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on Leading the Next Generation


Facebook: Entitlement or Empowerment?

I want to start a conversation. I’d like to hear your thoughts on the role of Facebook at work.  According to a new study, most employees consider using Facebook in the office not as a luxury or a business tool, but as a right.  Researchers found that nearly a third of employees are spending an hour or more a day on Facebook, Twitter and other social media outlets during work hours. “Intelligent Office,” a virtual office research company, surveyed over 1,000 employees in the U.S. and Canada. A quarter of the workers also reported they prefer not to work for a company that banned social media at work.


So, if your young staff members are like their peers, they feel it is their right to use Facebook on your time. Because of this, many employers feel compelled to push back and curb the use of Facebook during office hours. It becomes a power play.

In July of 2009, a Nucleus Research study found that Facebook interaction in the workplace is cutting employee productivity. On the other hand, you can find loads of articles on-line on how Facebook can increase productivity and sales at work. To put it another way, young employees may see Facebook the way we Baby Boomers saw our Rolodex back when we first started our careers.  It’s their network. It’s how they make contact with people who might just be a future customer if treated right. The bottom line? Young employees feel entitled to Facebook. Yet, employers often don’t know how to empower them to use it because it’s new territory.

So, let’s talk about it. Tell me what you think. Should we allow Facebook and social media to be used during work time?  Why?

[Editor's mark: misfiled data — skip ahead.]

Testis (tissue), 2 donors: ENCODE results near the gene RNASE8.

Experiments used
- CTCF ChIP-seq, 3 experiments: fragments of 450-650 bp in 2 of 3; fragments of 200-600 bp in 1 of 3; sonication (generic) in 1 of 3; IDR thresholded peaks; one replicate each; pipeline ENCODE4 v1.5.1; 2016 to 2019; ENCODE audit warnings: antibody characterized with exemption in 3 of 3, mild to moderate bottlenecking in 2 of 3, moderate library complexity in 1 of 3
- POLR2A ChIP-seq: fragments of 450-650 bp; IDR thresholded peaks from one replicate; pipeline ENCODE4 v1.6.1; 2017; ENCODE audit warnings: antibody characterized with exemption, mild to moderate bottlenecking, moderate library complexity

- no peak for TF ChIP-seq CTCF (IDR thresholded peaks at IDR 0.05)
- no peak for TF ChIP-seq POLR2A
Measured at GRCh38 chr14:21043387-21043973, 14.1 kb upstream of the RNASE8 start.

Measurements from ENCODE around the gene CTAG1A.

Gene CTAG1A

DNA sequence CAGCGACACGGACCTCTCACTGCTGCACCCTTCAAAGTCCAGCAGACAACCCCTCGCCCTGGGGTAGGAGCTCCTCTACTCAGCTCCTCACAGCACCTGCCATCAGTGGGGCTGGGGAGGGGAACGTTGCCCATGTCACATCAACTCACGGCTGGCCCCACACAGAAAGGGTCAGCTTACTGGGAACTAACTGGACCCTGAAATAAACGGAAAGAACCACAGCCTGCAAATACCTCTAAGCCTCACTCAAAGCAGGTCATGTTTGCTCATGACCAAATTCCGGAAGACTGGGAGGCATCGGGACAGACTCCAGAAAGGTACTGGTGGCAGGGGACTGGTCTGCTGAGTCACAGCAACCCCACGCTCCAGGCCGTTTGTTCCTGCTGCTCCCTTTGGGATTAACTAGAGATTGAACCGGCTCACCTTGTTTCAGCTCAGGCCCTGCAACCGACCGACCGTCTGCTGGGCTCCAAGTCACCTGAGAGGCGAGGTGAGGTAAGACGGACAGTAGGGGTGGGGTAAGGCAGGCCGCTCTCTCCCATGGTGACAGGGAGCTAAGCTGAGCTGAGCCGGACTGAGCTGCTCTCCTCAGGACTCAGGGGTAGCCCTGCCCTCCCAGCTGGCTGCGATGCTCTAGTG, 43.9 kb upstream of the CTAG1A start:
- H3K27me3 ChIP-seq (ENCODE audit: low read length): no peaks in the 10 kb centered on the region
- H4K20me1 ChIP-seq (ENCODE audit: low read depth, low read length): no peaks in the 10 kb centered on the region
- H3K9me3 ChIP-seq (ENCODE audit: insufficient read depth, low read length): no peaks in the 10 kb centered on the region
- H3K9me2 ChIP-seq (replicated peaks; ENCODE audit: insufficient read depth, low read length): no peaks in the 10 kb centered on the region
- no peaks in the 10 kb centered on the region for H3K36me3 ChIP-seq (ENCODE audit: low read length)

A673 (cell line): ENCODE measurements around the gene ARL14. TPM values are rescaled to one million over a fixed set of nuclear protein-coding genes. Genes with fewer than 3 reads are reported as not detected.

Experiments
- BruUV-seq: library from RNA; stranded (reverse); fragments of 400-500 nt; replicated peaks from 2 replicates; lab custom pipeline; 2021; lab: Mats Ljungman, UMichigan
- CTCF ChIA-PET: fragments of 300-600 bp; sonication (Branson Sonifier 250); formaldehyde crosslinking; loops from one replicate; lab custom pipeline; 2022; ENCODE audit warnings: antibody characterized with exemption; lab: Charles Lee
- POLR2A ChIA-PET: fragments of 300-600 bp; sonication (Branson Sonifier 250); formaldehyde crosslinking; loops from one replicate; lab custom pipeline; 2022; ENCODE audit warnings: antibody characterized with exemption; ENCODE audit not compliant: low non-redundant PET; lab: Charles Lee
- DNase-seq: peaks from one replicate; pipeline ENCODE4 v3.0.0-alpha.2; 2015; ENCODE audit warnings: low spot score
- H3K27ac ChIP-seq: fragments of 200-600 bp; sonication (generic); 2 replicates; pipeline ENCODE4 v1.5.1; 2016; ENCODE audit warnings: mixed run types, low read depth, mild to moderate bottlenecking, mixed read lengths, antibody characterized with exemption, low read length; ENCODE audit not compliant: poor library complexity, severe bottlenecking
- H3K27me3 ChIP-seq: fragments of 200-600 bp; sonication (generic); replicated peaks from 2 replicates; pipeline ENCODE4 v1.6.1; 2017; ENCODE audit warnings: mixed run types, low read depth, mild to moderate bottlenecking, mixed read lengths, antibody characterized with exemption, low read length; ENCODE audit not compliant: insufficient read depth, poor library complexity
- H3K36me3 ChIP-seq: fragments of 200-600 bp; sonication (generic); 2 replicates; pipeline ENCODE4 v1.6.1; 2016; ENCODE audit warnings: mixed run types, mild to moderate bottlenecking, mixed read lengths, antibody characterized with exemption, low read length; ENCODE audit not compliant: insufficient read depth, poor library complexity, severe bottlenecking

1. Ashley O on July 16, 2013 at 6:52 am

    I can say from experience that Generation iY has become the go-to expert on Social Media. Social Media can be seen as a negative time eater, or a great way to make your company visible!

    As the Office Manager at a University Newspaper, I know our policy and the policies of those like us. Our paper allows social media while at work. We’ve noticed that if we don’t make it an issue, it won’t become one. The students and full time staff use the social media during work hours, and it is usually for (a) minimal personal use, and (b) to promote, market, and talk POSITIVELY about their work environment.

    Perhaps there’s a gem there…

    • Tim Elmore on July 16, 2013 at 10:25 am

      I think you are right Ashley. Generation iY has definitely become the go-to-expert on social media, primarily because they have the most experience with it. Our office has a very similar approach as yours, we don’t make using social media an issue at work, and therefore it’s used positively and enhances our work environment. Thanks for your comment!

  2. Kevin on July 16, 2013 at 9:53 am

    I don’t use Facebook on a regular basis but I do use Twitter on a regular basis. I think it is an important part of how we connect to alumni and current friends and family. I work for a college athletic department.

  3. charlene.fonseca on July 16, 2013 at 10:11 am

    I help high school students apply and register in our dual enrollment program. I work at a Christian liberal arts college, and although I try to refrain from using FB for personal purposes, I do use FB for connection with students and parents. Sometimes it feels like fun instead of work, but I feel like it’s a necessary connection even if I don’t get feedback on my pages. I share your page at times, too, as I try to anticipate homeschoolers’ needs through this venue.

  4. Paul Phua on July 16, 2013 at 10:36 am

    In my area of work with students, I find facebook to be a useful tool to engage them. In this Semester, I created a FB group for my subject and added my students into the group. We got students to post some of their work on the wall. The person who got the most LIKES got to win a box of OREO cookies. It turned out to be fun as they got more creative in the process.